Saturday, July 02, 2011

Movie Review: Synecdoche, New York


You remember that scene in Being John Malkovich where John Malkovich crawls into the portal that leads into his own head? Synecdoche, New York, writer Charlie Kaufman's directorial debut, is like Charlie Kaufman crawling into a portal that leads into his own head. If you didn't understand that statement too well, you now know exactly how I felt watching Synecdoche, New York.

Useful trivia 1: Synecdoche is a figure of speech where either a part is used to describe a whole or a whole is used to describe a part. First example: A captain will say "all hands on deck" when he means "all personnel on deck." Second example: A crook will say "the law is here" when he means "a cop is here."

Useful Trivia 2: The Cotard Delusion is a mental disorder wherein the sufferer believes he is already dead.

Premise: A theater director named Cotard (Philip Seymour Hoffman) gets a grant to make his masterpiece. He stages a strange play inside a gargantuan warehouse in New York. It's a play about his own life and sections of the warehouse are turned to sets representing different places and significant events in his life. As the years and decades pass and the director grows old and the play becomes complex, with actors playing actors who are playing people in the director's life while the real people the characters are based on walk around and work in the play or behind it, our protagonist goes on with his life and struggles with his own unoriginal tragedies.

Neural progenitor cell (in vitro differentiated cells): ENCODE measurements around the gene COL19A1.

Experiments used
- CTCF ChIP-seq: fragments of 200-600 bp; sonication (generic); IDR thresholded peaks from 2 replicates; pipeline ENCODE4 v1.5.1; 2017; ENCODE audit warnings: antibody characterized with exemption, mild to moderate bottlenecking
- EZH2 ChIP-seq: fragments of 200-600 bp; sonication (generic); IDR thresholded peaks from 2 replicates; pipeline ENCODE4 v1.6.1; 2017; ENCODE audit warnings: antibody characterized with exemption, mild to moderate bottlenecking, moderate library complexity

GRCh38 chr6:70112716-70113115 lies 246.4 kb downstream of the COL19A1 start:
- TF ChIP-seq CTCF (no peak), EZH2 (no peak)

Still with me?

It's a depressing movie and it forces us to look at how truly small we all are, how insignificant. We are born and we dream and some of us have enough ego to think that we have a shot at greatness, at leaving something behind that will matter long after we die, and we know we are all going to die someday but in our heart of hearts, we don't want to believe it.

Charlie Kaufman's movie, in my opinion, is a masterpiece of existential storytelling. And, just like the protagonist's play, it is ultimately a failure. It's a failure not because it's a bad movie. It's a failure because whatever Kaufman's motive for making it and however much it captures the essence of the smallness of each of our lives, it's just a speck of dust when compared to the vastness of existence.

And the universe does not mourn the passing of a speck of dust.

Charlie Kaufman has issues.

1 comment:

  1. I'd love to see this movie but I'm afraid it would take me back to my college days feeling nothing and empty; and that, the things we do everyday is futile. But during those dark days, I was more enlightened than a man who is oblivious to nothingness.

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